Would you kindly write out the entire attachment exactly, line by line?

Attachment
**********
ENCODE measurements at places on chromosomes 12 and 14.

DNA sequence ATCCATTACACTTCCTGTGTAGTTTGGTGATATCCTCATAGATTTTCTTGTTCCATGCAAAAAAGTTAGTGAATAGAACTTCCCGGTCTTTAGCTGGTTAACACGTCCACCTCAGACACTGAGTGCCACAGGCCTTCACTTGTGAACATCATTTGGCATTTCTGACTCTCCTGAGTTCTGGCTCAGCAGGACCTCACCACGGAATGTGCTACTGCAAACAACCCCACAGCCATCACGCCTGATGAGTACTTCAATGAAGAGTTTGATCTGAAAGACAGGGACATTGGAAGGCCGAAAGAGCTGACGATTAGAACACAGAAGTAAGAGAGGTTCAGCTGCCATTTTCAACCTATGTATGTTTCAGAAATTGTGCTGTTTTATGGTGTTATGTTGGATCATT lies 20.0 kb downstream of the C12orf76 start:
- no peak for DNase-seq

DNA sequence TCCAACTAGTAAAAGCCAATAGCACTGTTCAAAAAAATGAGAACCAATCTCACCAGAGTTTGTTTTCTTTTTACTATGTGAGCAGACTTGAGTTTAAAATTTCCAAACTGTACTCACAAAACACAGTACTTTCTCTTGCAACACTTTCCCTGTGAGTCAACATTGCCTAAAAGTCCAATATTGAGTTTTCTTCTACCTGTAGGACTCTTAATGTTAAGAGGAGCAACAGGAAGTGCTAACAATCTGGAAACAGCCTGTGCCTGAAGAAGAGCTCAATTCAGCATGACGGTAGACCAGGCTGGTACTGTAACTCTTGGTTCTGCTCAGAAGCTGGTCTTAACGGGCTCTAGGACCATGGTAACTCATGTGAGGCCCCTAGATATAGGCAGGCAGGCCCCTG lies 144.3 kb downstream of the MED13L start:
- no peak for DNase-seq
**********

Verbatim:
ENCODE measurements at places on chromosomes 12 and 14.

DNA sequence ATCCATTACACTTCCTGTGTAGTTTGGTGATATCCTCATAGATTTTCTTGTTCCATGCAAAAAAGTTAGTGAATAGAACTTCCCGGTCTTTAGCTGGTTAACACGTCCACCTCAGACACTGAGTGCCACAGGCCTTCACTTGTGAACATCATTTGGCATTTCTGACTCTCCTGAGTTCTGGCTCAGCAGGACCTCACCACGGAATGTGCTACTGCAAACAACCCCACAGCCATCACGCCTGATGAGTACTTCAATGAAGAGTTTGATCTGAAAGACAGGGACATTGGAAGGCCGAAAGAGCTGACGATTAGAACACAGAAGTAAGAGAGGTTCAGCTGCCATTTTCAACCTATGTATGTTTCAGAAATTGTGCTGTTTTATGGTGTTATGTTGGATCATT lies 20.0 kb downstream of the C12orf76 start:
- no peak for DNase-seq

DNA sequence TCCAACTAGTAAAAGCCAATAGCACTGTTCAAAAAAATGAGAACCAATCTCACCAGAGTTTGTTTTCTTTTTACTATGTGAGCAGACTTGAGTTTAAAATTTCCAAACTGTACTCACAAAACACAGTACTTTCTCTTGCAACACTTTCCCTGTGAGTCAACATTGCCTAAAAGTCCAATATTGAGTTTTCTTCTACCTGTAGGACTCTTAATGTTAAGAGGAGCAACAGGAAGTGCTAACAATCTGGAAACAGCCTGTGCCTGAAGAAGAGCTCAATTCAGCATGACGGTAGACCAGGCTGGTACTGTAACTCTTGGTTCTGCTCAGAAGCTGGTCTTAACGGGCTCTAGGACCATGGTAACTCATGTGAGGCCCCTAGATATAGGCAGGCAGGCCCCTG lies 144.3 kb downstream of the MED13L start:
- no peak for DNase-seq